Lebanese documentary director Eliane Raheb, whose well-regarded “Sleepless Nights” screened in Dubai’s Muhr competition in 2012, returns to the fest this year with the world premiere of the poignant “Those Who Remain.” It focuses on handsome, aging Haykal Mikhael, a true salt of the earth type, who stubbornly maintains a farm and restaurant on the slope of the Al Shambouk mountain in the Akkar region of Lebanon. Haykal is a Maronite Christian, living in a Christian enclave that borders on both Sunni Muslim and Shia Muslim villages and is within clear sight of Syria.
I saw Haykal as a metaphor of Lebanon so I tried to use his story to reflect on the people who really want to stay in this difficult, tense region and their personal and political challenges,” Raheb notes.
Despite his strong connection with the land, Haykal faces many problems that show why agriculture has stagnated in the area. The roads that lead to his farm and restaurant are pocked with massive potholes and practically impassible during winter unless the snows is ploughed. Dust from the neighboring quarries covers his crops during the growing season. Then there are the local sectarian tensions, plus the political and economic repercussions of the Syrian crisis. As opportunists buy out desperate Syrian farmers at dirt cheap prices, they then undercut the prices at which Lebanese farmers need to sell their crops and livestock. And to top it off, there’s an ongoing court case over the ownership of the farm.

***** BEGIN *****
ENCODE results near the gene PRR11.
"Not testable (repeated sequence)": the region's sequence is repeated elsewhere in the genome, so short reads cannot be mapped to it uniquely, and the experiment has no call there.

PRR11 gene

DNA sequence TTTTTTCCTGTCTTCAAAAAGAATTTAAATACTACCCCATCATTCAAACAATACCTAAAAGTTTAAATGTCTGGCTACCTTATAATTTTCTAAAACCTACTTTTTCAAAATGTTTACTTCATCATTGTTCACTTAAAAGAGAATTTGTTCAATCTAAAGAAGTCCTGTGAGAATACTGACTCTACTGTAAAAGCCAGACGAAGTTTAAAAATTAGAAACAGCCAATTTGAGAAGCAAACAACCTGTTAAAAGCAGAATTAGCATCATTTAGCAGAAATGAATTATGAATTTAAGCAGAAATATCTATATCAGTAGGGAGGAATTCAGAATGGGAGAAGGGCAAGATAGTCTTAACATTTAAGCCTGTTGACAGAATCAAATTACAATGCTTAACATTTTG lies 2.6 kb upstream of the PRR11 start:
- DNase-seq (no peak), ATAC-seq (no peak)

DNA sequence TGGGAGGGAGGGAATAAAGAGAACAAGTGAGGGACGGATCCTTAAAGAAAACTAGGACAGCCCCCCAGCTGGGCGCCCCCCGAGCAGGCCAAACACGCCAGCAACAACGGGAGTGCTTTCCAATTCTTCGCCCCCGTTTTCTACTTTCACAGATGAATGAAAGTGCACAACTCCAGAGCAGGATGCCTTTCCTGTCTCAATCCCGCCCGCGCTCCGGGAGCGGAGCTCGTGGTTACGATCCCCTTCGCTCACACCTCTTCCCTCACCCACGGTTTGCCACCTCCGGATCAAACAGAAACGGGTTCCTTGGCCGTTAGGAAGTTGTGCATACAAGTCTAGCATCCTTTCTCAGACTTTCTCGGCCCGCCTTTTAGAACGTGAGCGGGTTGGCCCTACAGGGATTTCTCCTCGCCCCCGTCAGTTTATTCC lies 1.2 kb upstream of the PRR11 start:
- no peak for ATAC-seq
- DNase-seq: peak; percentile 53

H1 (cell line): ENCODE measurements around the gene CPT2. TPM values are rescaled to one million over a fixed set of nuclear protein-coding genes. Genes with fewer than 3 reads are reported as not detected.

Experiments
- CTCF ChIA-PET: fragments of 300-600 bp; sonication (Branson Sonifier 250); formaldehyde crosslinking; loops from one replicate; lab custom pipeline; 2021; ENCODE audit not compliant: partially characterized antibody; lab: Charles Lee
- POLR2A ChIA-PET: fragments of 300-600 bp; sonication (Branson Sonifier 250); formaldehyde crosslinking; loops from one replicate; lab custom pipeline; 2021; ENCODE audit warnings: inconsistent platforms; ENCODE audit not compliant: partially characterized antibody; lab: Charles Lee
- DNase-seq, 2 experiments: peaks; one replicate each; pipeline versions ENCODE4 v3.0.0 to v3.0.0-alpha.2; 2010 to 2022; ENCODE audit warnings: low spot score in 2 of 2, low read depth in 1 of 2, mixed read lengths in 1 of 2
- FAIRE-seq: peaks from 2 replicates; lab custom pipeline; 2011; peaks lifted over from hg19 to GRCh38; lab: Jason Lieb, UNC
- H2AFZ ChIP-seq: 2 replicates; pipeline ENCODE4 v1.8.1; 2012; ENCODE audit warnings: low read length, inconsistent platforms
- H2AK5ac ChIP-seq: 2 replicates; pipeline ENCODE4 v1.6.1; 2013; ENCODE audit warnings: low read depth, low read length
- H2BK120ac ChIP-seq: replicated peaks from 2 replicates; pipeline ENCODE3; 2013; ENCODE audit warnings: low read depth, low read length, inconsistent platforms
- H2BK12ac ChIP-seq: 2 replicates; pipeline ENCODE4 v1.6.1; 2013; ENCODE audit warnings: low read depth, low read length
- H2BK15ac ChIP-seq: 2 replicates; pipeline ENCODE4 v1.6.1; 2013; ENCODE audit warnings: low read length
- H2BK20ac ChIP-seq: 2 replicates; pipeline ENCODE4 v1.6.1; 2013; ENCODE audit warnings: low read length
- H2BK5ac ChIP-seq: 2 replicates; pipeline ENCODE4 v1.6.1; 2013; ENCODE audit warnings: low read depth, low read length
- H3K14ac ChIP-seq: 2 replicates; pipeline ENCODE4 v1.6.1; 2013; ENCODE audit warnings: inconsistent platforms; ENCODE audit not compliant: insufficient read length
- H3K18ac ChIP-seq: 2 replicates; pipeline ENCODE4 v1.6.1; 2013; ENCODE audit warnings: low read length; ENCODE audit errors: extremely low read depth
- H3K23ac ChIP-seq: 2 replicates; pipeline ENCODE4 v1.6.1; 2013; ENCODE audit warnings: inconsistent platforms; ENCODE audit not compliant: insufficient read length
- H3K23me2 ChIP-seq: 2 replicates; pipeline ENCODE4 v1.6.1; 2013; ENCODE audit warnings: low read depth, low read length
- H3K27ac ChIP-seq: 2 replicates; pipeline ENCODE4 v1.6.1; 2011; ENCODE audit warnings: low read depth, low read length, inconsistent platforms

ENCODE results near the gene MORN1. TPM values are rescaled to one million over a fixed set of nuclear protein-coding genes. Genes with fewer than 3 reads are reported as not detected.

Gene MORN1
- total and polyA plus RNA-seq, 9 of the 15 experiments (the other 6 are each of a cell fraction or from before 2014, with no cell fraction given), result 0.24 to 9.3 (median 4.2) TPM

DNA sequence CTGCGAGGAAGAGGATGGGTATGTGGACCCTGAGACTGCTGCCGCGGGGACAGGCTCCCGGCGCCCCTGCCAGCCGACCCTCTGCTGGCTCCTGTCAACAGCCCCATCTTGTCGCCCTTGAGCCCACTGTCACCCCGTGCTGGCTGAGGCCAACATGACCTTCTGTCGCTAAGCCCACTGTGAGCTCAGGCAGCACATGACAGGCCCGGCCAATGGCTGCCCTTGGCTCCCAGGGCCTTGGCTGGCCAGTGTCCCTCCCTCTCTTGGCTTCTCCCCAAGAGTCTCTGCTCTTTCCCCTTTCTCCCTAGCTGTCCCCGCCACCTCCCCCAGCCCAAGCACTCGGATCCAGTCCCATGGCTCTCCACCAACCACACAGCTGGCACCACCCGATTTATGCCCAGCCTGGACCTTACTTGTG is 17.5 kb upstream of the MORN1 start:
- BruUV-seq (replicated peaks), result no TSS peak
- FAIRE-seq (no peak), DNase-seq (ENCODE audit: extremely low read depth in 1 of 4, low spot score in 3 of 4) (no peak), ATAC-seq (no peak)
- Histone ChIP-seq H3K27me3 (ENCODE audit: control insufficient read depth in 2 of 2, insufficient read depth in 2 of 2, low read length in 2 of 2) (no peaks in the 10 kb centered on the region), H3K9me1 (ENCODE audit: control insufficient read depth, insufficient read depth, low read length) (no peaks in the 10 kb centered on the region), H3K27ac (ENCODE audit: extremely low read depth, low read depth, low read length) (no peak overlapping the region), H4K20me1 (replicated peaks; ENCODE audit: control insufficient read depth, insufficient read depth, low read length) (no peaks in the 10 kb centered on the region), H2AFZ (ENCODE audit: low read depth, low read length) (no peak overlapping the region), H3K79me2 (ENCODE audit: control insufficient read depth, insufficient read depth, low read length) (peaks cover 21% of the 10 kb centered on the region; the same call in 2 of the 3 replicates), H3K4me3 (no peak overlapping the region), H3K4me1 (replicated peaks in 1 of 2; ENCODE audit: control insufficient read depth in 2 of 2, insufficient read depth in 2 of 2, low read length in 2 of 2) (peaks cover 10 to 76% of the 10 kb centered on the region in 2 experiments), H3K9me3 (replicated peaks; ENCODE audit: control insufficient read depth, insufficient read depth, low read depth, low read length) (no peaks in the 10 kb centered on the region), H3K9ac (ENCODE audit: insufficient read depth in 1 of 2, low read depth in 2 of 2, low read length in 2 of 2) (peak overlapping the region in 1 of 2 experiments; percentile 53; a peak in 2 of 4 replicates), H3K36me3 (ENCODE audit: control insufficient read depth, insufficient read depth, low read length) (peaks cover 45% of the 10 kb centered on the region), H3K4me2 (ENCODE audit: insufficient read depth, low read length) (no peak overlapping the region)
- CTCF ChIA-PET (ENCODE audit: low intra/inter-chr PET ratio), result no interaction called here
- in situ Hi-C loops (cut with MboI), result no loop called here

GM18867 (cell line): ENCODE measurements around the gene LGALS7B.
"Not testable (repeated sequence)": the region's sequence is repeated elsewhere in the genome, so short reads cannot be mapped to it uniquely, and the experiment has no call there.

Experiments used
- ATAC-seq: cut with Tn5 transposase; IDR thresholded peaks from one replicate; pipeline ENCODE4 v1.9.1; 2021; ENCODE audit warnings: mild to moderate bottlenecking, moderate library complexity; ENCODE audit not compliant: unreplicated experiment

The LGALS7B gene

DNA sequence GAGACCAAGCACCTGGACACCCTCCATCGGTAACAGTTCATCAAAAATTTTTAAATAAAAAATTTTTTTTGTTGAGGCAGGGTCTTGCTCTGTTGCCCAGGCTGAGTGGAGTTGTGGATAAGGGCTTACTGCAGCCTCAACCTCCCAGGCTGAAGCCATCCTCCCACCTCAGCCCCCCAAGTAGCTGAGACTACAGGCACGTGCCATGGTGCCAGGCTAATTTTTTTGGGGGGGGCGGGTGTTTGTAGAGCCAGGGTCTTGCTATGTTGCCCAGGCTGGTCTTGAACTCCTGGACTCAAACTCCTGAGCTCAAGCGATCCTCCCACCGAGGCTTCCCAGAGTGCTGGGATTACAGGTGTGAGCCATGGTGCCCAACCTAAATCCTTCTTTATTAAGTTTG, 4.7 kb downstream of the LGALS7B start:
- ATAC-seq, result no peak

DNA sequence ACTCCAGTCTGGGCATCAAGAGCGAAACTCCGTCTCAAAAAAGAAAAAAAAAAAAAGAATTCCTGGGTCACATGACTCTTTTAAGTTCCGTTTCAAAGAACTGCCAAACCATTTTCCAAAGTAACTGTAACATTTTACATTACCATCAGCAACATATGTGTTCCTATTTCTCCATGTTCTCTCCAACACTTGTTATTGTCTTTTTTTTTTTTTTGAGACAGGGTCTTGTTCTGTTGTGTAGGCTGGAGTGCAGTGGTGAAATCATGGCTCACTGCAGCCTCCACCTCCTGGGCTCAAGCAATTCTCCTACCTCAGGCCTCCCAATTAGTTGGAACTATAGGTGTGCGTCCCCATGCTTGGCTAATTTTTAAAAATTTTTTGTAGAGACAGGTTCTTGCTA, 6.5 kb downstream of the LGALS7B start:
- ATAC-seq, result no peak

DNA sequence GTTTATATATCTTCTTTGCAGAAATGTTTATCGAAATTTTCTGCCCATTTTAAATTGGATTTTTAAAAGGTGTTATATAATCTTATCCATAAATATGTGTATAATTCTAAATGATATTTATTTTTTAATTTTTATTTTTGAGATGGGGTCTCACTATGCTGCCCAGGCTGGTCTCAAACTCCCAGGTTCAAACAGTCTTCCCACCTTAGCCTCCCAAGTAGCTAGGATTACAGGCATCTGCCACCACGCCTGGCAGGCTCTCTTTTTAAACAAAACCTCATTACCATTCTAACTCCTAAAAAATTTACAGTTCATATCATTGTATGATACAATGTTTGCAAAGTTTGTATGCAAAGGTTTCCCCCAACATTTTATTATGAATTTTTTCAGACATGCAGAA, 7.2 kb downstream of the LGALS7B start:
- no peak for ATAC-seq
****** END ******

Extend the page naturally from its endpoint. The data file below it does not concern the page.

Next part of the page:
Raheb met Haykal in 2014, through a friend who hikes in the area. “I decided to make the film in 2015 and started the shooting at the end of 2015,” she recounts. The crew was relatively small (five people) and they shot 10 days, spread over three seasons. “He is a very open person and it was not difficult for him to share personal stories.”
In addition to Haykal, Raheb interviewed the opinionated Muslim woman who works for him, the urbane local doctor whose family is behind the lawsuit over the farmland, a Muslim from the neighboring village whose purchase of land in the Christian enclave creates problems in some quarters, a volunteer militia-like watch group and a Christian zealot who campaigns to keep Muslims out of the Christian neighborhood, despite the fact that the Muslim neighbors had long preserved an ancient Maronite church. “The fanatical guy belongs to a movement called “my land, my church” and he tries to impose his acts disregarding the municipality decision,” says Raheb. “He represents when the state is totally absent and small groups and fanatical parties take over the power and impose their laws.”
Raheb, who also teaches film at Beirut’s St. Joseph University, has multiple docu projects in the works. In Berlin this spring, she nabbed the top prize of the Robert Bosch Stiftung for her Lebanese/German project “Miguel’s War.” She also received funding from the Doha Film Institute for the Lebanese-French-Qatar project, “The Great Family,” about a Lebanese adopted child growing up in France who discovers she is a survivor of the massacre at the Tal Al Zaatar Palestinian refugee camp.